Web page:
Journal Article

Carboxy Terminal Variants of Epstein-Barr Virus-Encoded Latent Membrane Protein 1 during Long-Term Human Immunodeficiency Virus Infection: Reliable Markers for Individual Strain Identification

Christoph Berger, Debbie van Baarle, Marie José Kersten, Michèl R. Klein, A. Samer Al-Homsi, Brenda Dunn, Cathy McQuain, Rien van Oers and Hans Knecht

in The Journal of Infectious Diseases

Published on behalf of Infectious Diseases Society of America

Volume 179, issue 1, pages 240-244
Published in print January 1999 | ISSN: 0022-1899
Published online January 1999 | e-ISSN: 1537-6613 | DOI: http://dx.doi.org/10.1086/314547
Carboxy Terminal Variants of Epstein-Barr Virus-Encoded Latent Membrane Protein 1 during Long-Term Human Immunodeficiency Virus Infection: Reliable Markers for Individual Strain Identification

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To assess the frequency and molecular polymorphism of malignancy-associated latent membrane protein 1 (LMP1) variants in human immunodeficiency virus type 1 (HIV-1) infection, 94 B-lymphoblastoid cell lines spontaneously derived from peripheral blood mononuclear cells (PBMC) and 30 PBMC samples at seroconversion and later (mean, 55 months) were analyzed by longitudinal comparative sequence analysis in 8 patients progressing to non-Hodgkin's lymphoma (AIDS-NHL), 7 patients to opportunistic infections, and 2 patients with long-term asymptomatic HIV-1 infection. The sequence polymorphism in the C-terminus of LMP1 was characteristic for strains harbored by individual patients, with high fidelity for strain identification. In 14 of the 17 patients, two different but characteristic LMP1 variants were identified. At HIV seroconversion in 8 of 15 patients, a 30-bp deletion (LMP1Δ) was present. Though serial analysis revealed a shift to LMP1Δ in some individuals, statistical analysis of the cohort does not support the hypothesis that accumulation of LMP1Δ variants in PBMC accounts for their observed high incidence in AIDS-NHL.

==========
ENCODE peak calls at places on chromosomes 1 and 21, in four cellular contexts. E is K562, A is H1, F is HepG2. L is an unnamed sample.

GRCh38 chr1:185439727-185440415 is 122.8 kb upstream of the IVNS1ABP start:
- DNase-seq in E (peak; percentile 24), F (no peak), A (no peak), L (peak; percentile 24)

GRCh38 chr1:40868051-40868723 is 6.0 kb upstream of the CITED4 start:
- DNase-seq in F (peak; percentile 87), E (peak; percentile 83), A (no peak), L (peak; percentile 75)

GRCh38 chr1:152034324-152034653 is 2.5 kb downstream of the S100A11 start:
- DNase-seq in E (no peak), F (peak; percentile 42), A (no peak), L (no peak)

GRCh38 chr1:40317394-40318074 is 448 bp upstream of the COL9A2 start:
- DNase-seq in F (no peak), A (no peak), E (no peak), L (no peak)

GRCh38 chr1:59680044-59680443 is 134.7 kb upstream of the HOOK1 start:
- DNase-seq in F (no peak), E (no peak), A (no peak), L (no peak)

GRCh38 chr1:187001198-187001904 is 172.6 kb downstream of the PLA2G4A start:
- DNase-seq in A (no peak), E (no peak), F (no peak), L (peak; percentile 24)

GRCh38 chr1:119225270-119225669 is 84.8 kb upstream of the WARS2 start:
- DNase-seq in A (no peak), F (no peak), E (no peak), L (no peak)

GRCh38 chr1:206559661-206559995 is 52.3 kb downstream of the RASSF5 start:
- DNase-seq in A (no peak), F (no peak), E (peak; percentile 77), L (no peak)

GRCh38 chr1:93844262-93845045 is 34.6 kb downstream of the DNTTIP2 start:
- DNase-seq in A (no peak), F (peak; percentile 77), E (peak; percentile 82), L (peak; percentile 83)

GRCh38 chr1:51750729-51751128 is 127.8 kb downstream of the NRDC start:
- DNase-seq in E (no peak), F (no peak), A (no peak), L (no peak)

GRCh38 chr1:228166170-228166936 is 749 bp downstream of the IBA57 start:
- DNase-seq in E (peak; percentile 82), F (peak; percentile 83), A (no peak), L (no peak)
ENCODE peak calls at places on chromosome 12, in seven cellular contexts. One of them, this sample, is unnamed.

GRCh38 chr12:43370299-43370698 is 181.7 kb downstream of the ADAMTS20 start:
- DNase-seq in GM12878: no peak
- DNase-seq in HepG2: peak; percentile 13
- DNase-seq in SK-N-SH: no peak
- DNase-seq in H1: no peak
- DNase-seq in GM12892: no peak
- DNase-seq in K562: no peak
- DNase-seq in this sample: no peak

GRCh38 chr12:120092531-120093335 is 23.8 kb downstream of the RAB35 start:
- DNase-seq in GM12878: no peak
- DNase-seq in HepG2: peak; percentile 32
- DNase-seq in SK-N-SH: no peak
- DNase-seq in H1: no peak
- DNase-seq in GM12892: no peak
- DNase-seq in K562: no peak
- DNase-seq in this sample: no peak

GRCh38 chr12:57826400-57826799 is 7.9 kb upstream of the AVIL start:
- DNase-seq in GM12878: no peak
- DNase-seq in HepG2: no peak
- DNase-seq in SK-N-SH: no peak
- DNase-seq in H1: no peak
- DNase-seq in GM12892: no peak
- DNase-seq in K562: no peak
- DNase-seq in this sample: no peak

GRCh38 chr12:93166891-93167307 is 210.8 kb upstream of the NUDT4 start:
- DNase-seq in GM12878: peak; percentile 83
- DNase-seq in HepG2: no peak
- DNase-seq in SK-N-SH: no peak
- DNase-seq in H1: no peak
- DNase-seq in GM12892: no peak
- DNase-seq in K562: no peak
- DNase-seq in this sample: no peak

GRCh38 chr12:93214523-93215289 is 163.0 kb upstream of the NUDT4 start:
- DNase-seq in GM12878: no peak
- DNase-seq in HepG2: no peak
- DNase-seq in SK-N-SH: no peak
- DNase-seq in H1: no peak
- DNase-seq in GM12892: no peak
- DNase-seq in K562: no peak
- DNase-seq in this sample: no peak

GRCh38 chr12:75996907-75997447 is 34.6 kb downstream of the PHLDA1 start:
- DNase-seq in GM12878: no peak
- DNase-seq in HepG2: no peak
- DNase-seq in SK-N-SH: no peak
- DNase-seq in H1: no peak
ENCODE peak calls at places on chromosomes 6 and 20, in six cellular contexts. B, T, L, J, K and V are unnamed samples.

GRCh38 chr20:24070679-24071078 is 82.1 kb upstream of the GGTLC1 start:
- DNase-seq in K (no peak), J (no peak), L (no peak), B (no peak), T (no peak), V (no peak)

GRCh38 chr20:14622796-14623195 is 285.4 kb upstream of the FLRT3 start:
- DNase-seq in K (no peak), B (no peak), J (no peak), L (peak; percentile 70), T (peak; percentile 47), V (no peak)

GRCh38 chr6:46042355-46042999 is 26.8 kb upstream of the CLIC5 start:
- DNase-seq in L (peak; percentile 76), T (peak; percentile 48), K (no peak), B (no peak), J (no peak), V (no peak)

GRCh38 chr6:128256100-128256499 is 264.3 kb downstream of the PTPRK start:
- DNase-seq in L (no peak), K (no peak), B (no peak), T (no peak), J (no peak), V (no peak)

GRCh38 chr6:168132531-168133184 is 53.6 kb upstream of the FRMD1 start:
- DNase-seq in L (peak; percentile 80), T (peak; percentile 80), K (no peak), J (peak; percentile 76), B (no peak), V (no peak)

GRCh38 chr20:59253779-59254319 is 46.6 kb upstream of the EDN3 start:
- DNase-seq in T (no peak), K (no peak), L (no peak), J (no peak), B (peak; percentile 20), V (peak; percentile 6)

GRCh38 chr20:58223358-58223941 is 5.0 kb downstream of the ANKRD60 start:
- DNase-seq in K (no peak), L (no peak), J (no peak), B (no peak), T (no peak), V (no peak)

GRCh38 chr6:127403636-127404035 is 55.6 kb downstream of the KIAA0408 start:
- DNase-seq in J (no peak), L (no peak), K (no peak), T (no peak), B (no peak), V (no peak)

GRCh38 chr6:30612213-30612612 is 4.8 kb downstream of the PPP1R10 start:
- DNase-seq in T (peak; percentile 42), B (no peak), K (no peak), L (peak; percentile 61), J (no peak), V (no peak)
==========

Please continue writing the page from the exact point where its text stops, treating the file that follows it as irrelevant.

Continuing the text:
Journal Article.  2523 words.  Illustrated.

Subjects: Infectious Diseases ; Immunology ; Public Health and Epidemiology ; Microbiology

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